Spring onions are from the same family as common globe onions but instead of having the large bulb at the base, spring onions have slender white stems with green strappy leaves on the top. They can be grown throughout most of the year.
Spring onions are sometimes called bunching onions because they tend to grow in bunches in the ground. Their flavour isn’t as strong as other onions so it doesn’t need to be cooked to be eaten. Plus, it doesn’t make your eyes water when it is sliced.
In the garden, spring onions can be planted in amongst lots of other vegetables and herbs because it lets of a scent that masks the smell of the other plants. This scent confuses the insects who hopefully don’t realise that other delicious vegetables are in the garden so they tend to fly off elsewhere. This is called Companion Planting.
When planting into the garden, dig lots of compost through the topsoil first and then use a dibbler to make holes 10cm apart. Place a seedling in each hole and gently push the soil around the rootball. Water the seedlings very lightly but if they fall over, don’t worry as they will soon stand back up.
Spring onions grow really well in containers that are at least 20cm deep and because they don’t take up much room, they can be mixed in with other salad greens and vegetables such as lettuce and tomatoes. Fill the container with premium potting mix and plant the seedlings about 5cm apart. Water lightly and make sure the container is in a position to get at least 6 hours of direct sunlight.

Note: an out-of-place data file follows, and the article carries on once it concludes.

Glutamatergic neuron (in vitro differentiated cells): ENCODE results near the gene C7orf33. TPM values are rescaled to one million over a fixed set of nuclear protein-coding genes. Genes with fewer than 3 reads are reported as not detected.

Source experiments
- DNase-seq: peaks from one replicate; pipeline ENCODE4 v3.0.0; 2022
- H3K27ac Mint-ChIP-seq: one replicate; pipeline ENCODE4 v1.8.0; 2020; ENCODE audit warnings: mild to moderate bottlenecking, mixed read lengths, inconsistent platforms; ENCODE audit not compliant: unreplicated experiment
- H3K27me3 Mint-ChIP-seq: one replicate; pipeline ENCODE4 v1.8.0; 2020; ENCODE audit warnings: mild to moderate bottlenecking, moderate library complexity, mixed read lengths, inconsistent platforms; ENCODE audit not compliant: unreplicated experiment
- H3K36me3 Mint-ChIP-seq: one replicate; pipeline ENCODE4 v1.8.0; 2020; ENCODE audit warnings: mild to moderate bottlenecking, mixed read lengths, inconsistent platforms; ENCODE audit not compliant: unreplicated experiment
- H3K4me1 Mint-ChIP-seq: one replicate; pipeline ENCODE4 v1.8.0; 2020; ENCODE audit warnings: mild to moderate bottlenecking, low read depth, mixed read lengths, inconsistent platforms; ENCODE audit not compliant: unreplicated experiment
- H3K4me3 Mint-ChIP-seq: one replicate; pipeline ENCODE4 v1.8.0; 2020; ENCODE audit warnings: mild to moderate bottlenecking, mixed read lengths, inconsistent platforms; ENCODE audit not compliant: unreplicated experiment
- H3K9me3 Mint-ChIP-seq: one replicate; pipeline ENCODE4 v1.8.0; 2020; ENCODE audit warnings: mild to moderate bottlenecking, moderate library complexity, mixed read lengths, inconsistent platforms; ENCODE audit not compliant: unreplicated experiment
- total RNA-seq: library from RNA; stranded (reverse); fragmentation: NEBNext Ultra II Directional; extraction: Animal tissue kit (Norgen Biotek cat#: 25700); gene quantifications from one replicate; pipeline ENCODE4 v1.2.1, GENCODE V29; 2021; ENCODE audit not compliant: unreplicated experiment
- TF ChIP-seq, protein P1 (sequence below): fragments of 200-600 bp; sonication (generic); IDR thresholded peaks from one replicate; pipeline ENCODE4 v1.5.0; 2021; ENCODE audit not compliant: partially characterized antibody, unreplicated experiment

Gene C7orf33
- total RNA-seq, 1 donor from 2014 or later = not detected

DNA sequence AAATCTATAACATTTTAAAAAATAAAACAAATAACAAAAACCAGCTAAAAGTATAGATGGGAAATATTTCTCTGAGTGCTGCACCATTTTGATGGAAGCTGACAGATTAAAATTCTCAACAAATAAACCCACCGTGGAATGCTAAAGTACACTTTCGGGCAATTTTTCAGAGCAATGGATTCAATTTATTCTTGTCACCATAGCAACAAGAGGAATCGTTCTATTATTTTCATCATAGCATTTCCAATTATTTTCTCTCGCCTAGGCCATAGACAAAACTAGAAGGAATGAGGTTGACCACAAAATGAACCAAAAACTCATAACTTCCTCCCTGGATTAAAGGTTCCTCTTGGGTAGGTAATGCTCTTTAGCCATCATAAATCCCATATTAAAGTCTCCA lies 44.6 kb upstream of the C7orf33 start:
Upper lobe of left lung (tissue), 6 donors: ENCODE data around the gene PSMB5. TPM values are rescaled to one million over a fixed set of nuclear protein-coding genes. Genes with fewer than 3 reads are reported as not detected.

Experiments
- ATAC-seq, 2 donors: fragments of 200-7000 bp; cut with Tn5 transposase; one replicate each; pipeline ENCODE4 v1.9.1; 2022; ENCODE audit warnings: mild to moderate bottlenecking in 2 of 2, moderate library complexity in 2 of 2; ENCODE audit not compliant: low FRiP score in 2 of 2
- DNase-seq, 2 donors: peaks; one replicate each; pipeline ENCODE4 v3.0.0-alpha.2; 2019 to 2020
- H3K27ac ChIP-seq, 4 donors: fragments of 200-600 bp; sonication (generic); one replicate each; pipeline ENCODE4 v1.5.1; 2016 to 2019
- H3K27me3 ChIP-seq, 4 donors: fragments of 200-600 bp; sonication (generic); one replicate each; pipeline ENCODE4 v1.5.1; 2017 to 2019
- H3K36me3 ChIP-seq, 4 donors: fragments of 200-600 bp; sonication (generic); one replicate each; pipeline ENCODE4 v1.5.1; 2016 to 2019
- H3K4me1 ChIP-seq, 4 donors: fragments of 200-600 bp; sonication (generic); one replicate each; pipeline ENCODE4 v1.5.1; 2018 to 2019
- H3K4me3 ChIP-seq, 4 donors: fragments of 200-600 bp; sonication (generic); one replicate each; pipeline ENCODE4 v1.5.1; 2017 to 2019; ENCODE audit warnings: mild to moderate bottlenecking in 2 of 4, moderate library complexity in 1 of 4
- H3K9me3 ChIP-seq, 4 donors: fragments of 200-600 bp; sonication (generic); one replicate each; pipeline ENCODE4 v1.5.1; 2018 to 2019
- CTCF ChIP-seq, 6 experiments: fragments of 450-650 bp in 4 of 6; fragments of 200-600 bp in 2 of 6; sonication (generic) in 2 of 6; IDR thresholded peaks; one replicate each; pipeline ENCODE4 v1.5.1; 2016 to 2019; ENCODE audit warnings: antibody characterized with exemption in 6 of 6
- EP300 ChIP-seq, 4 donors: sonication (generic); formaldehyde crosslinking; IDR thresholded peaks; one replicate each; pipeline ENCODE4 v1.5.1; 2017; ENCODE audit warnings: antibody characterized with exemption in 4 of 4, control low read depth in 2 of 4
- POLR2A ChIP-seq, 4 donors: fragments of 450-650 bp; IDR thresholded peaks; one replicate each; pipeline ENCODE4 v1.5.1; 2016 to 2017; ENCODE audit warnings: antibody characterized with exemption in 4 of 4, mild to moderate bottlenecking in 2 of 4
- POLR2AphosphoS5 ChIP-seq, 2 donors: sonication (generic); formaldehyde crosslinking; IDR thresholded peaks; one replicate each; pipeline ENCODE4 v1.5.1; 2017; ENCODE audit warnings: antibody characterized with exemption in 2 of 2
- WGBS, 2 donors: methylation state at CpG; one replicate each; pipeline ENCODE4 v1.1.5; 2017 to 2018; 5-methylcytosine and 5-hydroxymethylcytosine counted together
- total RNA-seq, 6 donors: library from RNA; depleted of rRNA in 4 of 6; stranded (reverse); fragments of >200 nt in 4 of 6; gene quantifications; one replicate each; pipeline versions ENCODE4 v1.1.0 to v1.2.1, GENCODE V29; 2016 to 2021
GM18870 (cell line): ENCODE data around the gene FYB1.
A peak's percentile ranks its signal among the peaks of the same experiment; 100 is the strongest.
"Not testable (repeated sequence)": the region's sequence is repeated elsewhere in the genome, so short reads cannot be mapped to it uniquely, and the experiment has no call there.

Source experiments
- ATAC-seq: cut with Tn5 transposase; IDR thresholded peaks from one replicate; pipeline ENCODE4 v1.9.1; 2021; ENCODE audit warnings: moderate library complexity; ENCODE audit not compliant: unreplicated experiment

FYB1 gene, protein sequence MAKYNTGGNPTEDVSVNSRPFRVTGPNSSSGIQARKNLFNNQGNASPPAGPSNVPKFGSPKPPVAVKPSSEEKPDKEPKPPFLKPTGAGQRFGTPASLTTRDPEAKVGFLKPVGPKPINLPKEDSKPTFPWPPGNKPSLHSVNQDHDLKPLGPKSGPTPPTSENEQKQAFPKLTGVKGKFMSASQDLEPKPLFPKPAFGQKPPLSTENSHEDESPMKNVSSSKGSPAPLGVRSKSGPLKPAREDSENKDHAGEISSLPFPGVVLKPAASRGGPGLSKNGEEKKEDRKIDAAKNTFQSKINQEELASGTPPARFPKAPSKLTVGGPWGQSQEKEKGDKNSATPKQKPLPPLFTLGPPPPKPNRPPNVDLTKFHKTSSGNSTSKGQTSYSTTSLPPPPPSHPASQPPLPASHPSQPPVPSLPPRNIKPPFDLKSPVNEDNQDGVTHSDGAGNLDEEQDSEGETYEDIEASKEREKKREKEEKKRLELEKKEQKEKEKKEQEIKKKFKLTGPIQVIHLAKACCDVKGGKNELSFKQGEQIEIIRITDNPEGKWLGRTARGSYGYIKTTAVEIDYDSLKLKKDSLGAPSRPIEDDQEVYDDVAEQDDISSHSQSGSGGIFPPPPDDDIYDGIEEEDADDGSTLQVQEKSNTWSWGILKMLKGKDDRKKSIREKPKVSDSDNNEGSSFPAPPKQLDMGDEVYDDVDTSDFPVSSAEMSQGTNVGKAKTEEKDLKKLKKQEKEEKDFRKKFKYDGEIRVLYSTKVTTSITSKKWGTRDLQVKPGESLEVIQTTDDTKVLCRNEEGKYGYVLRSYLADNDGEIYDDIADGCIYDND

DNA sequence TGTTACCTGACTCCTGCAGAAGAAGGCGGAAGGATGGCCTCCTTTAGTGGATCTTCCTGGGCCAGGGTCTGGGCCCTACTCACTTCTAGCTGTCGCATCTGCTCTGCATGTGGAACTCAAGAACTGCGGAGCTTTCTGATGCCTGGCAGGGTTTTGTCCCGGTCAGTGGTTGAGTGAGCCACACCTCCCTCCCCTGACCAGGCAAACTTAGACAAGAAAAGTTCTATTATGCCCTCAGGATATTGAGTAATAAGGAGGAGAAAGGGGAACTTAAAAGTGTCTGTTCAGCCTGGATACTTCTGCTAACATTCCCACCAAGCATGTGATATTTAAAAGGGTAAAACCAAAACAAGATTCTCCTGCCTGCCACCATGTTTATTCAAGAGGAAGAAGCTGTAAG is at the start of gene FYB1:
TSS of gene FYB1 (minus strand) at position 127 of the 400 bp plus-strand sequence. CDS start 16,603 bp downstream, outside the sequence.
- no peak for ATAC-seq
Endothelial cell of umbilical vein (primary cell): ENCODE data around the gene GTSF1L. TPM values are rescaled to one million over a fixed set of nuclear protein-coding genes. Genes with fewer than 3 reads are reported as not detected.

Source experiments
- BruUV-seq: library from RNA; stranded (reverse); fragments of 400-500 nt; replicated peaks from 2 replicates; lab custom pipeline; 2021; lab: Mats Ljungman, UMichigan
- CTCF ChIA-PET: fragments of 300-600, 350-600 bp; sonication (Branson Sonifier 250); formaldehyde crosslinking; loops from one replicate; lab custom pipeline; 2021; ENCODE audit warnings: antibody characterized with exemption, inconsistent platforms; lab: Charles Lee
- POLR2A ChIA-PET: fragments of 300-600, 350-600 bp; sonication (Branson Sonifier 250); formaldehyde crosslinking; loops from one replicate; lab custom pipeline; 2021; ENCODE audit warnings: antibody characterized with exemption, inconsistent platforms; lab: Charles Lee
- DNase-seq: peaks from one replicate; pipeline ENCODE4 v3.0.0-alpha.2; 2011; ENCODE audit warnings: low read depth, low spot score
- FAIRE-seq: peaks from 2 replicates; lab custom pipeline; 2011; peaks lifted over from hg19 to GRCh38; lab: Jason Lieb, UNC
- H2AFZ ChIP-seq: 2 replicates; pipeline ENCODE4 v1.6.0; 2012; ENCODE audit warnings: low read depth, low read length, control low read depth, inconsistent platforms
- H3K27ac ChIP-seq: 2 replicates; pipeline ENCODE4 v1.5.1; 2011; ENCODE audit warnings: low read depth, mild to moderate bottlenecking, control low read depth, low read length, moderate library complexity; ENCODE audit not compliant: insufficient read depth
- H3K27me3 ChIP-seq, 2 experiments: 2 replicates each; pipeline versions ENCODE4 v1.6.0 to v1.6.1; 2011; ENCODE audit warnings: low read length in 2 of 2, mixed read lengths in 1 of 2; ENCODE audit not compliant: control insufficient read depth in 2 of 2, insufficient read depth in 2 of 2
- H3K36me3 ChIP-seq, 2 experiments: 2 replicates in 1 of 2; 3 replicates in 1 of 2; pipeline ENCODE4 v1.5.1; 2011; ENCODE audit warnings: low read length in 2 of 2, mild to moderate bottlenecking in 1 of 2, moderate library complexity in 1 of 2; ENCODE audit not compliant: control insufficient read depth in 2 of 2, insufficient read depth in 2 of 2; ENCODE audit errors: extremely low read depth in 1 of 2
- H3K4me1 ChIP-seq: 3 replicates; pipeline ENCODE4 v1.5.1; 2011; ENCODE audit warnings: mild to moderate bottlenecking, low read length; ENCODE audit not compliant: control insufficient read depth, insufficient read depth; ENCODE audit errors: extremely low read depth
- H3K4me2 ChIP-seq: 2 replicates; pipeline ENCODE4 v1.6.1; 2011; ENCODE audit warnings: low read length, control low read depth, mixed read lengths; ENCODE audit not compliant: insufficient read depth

CARE AND MAINTENANCE
Water the spring onions regularly but don’t fertilise them as they rarely need it. Don’t let weeds grow around the onions as they can smother them if they get too big.
Spring onions can be harvested almost as soon as they are big enough which is when their stem is at least 1cm thick. To harvest the whole onion, simply pull it out of the ground and shake off the dirt. Cut off the dangly roots and store the onions wrapped in plastic wrap in the fridge.
It is possible to just cut off part of the green leaves of each spring onion with scissors and leave the rest in the ground to keep on growing. These bits can then be taken into the kitchen and used in salads or as a garnish even if the onion isn’t quite big enough to harvest.
HOW TO EAT
To prepare spring onions for cooking, just wash the stem and leaves and use a small knife to cut the bottom centimetre off where the roots were attached. After that, the onion can be sliced into tiny disks or longer battons.
The fleshy white section can be added to stir fries or omelettes where they will be cooked for a minute or two. The green leafy part can be sliced thinly and mixed through salads or sprinkled over savoury dishes as a delicious garnish.
Find some great recipes in the Smarty Plants Kitchen.
HOW THEY GROW
Spring onion seedlings look almost like grass but as they grow, their white base starts to thicken and their leaves become hollow like straws. Beneath the ground are thick but very shallow growing roots. They are from the same family as the globe onion but spring onions don’t form the round ball at the bottom.
Botanical Name: Allium fistulosum
Life Cycle: Annual
When to Grow: Any time of the year.
Height/Width: 30cm x 10cm.
Requirements: Plant in full sun and water every day unless it rains. Don’t apply any extra fertiliser as they rarely need it.
Nutritional Benefits: A chemical in onion helps the good bacteria in our body to grow and keep us healthy.